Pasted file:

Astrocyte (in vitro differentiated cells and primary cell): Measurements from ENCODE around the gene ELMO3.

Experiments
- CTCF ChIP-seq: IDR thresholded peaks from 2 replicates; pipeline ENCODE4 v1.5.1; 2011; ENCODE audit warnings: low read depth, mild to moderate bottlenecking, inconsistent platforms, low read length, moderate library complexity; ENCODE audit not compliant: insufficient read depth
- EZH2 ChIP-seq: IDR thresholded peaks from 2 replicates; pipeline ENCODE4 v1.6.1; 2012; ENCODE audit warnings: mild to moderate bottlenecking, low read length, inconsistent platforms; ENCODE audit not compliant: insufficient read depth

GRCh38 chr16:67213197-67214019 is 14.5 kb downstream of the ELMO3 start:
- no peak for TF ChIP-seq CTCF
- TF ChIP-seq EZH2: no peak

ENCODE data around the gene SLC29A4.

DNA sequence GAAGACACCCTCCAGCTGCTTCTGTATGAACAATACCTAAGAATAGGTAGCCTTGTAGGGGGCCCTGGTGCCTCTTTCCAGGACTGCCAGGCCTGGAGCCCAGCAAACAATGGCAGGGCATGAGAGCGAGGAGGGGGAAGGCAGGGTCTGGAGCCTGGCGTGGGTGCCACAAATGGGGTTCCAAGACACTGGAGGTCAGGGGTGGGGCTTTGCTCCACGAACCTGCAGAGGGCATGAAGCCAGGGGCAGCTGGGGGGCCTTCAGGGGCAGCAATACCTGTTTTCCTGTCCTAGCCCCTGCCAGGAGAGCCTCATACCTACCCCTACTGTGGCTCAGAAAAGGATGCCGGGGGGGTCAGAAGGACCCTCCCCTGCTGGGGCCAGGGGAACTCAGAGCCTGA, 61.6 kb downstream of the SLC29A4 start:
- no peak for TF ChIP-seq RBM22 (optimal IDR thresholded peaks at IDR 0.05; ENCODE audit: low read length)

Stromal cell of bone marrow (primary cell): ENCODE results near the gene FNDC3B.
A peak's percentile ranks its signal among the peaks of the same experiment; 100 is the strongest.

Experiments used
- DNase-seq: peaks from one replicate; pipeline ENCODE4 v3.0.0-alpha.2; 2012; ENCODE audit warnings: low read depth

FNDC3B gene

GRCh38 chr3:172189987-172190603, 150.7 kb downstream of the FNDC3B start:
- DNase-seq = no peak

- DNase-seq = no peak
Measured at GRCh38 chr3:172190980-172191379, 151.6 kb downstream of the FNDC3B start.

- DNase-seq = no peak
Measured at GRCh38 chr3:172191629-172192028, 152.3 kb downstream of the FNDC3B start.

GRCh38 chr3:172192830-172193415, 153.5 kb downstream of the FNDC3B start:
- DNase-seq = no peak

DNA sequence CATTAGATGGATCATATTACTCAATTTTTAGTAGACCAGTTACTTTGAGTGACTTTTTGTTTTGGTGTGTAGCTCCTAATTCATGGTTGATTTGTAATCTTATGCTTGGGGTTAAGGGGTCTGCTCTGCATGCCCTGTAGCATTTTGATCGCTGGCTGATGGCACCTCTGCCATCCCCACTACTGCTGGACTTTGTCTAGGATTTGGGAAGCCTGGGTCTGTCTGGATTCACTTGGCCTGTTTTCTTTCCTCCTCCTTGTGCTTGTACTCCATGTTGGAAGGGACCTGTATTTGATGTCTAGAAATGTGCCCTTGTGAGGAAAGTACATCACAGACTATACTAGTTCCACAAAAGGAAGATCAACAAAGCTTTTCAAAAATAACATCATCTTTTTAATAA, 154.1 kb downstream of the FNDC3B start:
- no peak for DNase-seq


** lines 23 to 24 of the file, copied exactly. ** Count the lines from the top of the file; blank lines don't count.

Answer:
- DNase-seq = no peak

DNA sequence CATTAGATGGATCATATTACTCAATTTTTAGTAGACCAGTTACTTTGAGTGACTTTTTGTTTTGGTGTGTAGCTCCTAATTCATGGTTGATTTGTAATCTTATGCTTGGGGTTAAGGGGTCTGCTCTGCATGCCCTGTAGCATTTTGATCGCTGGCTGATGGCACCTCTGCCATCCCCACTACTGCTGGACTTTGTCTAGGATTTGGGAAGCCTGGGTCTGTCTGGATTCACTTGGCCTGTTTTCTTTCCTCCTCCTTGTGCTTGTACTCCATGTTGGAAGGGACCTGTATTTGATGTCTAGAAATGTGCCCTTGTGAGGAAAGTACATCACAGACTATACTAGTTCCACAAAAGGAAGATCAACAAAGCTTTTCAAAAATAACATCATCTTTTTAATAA, 154.1 kb downstream of the FNDC3B start: